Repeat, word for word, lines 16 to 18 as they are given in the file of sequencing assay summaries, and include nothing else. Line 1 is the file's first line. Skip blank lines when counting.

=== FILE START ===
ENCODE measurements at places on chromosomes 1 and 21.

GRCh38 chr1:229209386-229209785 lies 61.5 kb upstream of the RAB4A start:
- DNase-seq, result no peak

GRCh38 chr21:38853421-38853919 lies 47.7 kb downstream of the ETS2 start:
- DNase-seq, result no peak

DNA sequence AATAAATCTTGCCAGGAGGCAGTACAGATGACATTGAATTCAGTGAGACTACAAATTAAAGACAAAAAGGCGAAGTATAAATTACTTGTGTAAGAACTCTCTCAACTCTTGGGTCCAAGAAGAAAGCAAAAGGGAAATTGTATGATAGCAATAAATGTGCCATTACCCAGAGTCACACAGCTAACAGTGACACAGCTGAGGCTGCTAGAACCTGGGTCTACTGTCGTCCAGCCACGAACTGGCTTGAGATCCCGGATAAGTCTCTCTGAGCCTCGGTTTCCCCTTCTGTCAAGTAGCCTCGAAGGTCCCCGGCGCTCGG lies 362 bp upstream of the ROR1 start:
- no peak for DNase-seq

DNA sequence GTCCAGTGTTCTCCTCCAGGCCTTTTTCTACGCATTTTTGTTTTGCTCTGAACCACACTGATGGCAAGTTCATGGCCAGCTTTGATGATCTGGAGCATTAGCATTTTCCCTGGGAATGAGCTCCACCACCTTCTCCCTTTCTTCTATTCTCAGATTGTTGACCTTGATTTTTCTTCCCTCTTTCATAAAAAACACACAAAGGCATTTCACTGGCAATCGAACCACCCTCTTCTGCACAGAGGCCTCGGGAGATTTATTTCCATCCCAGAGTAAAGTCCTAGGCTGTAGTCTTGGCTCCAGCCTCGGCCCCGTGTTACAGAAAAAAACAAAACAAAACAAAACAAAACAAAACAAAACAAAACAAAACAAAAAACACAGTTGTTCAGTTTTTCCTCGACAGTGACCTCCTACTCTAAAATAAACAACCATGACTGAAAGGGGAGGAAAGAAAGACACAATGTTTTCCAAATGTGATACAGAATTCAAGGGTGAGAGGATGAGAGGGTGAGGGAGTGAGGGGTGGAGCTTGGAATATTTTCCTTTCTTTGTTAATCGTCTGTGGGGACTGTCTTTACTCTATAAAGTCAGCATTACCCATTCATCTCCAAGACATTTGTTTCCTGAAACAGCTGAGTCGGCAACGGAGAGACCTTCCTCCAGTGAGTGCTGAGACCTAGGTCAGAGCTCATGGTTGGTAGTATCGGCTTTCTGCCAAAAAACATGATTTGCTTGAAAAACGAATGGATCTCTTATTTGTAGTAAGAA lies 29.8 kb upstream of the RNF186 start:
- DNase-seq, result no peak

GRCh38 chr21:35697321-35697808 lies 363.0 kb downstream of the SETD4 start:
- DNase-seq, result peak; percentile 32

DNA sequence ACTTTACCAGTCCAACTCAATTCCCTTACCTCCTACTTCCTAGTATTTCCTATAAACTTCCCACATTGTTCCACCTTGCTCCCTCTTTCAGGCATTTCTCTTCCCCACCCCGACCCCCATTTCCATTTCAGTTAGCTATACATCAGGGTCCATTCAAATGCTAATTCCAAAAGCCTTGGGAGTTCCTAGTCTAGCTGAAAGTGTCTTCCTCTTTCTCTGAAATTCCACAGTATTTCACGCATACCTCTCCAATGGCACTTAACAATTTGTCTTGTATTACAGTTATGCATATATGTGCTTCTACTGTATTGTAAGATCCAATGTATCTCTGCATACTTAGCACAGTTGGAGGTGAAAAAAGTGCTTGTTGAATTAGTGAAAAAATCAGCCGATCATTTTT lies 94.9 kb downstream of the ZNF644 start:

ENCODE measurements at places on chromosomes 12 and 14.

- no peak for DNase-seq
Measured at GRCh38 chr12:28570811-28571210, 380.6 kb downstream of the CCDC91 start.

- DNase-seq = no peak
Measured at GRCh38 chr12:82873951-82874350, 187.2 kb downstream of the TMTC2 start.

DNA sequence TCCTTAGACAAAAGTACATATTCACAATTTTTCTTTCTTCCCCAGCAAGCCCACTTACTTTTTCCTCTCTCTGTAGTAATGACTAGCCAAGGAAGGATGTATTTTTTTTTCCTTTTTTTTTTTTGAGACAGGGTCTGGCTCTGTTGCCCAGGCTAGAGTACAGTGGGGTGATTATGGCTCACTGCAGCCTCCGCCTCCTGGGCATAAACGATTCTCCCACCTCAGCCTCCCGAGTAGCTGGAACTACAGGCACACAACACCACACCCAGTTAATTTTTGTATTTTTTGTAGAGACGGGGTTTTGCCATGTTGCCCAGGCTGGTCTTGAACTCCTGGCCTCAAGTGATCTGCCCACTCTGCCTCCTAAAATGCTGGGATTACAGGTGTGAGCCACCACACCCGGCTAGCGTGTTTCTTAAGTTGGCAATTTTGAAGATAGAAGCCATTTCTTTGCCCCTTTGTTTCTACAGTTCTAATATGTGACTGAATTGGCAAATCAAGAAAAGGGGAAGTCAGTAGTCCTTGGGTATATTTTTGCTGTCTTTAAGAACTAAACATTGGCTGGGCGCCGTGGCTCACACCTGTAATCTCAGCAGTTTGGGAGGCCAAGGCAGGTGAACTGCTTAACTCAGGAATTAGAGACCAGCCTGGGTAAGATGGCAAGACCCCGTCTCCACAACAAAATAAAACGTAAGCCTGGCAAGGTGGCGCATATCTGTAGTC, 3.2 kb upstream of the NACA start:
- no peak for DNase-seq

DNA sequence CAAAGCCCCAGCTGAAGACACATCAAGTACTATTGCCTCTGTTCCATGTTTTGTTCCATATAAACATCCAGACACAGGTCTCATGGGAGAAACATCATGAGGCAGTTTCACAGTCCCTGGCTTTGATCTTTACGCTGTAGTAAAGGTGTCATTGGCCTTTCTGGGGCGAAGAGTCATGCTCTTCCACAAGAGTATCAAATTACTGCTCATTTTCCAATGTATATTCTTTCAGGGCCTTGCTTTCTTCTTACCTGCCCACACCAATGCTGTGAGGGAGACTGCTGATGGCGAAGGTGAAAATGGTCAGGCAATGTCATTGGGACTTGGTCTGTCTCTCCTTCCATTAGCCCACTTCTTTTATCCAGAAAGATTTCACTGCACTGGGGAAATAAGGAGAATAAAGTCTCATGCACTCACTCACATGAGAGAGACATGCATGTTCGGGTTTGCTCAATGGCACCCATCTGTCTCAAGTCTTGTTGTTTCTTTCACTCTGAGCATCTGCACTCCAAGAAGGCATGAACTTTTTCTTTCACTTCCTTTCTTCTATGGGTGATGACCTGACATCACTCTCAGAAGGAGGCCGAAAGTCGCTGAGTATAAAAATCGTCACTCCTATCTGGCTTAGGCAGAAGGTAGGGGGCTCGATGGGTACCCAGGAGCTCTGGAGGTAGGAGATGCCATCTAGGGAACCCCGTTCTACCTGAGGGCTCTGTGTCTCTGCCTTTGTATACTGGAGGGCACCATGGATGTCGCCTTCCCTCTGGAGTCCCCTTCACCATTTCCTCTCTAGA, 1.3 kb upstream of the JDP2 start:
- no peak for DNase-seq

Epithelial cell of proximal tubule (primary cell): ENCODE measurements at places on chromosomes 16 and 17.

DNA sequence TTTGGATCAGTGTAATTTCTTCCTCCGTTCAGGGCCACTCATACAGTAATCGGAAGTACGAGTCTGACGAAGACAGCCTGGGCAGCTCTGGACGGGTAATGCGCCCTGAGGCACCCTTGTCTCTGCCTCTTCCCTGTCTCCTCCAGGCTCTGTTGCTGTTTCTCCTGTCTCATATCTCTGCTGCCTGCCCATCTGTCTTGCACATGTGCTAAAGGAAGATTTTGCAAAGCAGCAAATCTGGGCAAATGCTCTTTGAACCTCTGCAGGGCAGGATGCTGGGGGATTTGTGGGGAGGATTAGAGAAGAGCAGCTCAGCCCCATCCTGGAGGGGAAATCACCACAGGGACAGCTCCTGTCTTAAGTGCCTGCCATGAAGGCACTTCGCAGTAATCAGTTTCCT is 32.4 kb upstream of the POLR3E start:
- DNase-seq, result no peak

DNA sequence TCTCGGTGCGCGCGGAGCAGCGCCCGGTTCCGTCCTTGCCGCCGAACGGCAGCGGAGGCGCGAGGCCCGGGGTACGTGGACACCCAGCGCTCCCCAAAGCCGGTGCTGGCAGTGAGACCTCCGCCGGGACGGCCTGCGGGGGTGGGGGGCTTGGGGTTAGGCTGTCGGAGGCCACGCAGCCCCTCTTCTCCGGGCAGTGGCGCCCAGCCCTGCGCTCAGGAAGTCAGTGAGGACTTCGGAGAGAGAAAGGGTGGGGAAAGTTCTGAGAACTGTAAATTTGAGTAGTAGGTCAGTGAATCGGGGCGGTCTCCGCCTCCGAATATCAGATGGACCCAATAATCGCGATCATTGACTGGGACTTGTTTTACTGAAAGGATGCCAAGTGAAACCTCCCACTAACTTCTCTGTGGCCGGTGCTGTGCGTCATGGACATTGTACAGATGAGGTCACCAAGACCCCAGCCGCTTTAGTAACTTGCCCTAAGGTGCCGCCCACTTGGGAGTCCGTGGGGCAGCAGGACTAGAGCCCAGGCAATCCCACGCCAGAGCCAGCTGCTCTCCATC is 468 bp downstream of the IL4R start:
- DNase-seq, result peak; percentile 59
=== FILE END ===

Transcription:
- DNase-seq = no peak
Measured at GRCh38 chr12:82873951-82874350, 187.2 kb downstream of the TMTC2 start.

DNA sequence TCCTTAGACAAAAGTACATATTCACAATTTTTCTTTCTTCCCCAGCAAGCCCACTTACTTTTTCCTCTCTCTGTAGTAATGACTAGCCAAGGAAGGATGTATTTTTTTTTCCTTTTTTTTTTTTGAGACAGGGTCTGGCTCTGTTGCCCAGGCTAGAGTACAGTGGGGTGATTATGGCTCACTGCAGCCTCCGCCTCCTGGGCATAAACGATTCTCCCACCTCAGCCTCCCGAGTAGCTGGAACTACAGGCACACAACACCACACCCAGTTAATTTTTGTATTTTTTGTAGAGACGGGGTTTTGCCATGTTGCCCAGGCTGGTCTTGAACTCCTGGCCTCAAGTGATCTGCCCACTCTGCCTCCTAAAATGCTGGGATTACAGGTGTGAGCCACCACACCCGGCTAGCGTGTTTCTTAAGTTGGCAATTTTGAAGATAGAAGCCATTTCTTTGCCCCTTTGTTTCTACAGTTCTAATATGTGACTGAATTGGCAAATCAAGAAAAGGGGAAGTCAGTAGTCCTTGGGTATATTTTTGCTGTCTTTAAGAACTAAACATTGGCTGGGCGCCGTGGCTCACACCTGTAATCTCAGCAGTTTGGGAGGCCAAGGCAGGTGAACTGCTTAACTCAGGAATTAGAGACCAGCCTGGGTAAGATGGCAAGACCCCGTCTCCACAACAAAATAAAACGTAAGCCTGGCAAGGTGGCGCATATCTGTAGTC, 3.2 kb upstream of the NACA start: